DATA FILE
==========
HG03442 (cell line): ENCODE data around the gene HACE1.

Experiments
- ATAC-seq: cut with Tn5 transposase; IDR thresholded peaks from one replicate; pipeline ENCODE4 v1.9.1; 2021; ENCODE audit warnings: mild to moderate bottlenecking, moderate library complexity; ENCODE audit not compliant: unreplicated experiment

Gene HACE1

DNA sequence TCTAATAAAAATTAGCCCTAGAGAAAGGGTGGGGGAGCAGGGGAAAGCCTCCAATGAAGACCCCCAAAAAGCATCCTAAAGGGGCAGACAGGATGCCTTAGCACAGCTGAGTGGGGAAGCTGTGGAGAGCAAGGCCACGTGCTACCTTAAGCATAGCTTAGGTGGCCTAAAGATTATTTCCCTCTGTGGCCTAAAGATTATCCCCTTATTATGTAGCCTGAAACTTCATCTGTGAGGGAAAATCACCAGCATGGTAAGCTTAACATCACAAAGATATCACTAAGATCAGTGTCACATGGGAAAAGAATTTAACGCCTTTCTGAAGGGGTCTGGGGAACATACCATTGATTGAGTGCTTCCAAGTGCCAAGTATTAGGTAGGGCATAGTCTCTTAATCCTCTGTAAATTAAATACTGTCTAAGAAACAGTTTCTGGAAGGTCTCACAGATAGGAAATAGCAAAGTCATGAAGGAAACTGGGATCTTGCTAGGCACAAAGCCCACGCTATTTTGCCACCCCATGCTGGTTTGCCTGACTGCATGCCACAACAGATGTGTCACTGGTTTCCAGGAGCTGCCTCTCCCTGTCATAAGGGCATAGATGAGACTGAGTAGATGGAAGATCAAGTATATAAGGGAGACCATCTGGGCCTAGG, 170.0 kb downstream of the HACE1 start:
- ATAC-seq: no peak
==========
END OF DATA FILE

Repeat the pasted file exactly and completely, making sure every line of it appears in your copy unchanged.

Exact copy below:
HG03442 (cell line): ENCODE data around the gene HACE1.

Experiments
- ATAC-seq: cut with Tn5 transposase; IDR thresholded peaks from one replicate; pipeline ENCODE4 v1.9.1; 2021; ENCODE audit warnings: mild to moderate bottlenecking, moderate library complexity; ENCODE audit not compliant: unreplicated experiment

Gene HACE1

DNA sequence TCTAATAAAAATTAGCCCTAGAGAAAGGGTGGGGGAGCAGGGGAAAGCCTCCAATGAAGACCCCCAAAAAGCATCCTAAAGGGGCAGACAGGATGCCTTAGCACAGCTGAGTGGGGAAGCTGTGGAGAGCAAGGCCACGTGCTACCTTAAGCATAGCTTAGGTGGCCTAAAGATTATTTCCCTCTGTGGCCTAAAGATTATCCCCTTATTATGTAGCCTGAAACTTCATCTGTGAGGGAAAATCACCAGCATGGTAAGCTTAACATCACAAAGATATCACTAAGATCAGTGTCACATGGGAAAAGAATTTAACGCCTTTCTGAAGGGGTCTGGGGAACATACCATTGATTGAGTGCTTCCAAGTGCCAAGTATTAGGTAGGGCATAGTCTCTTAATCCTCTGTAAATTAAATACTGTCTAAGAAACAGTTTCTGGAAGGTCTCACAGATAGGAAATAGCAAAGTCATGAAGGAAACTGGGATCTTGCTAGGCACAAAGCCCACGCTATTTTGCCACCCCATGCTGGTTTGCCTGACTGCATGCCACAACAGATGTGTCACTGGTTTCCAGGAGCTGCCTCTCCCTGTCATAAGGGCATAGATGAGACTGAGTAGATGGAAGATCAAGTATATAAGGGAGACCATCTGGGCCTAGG, 170.0 kb downstream of the HACE1 start:
- ATAC-seq: no peak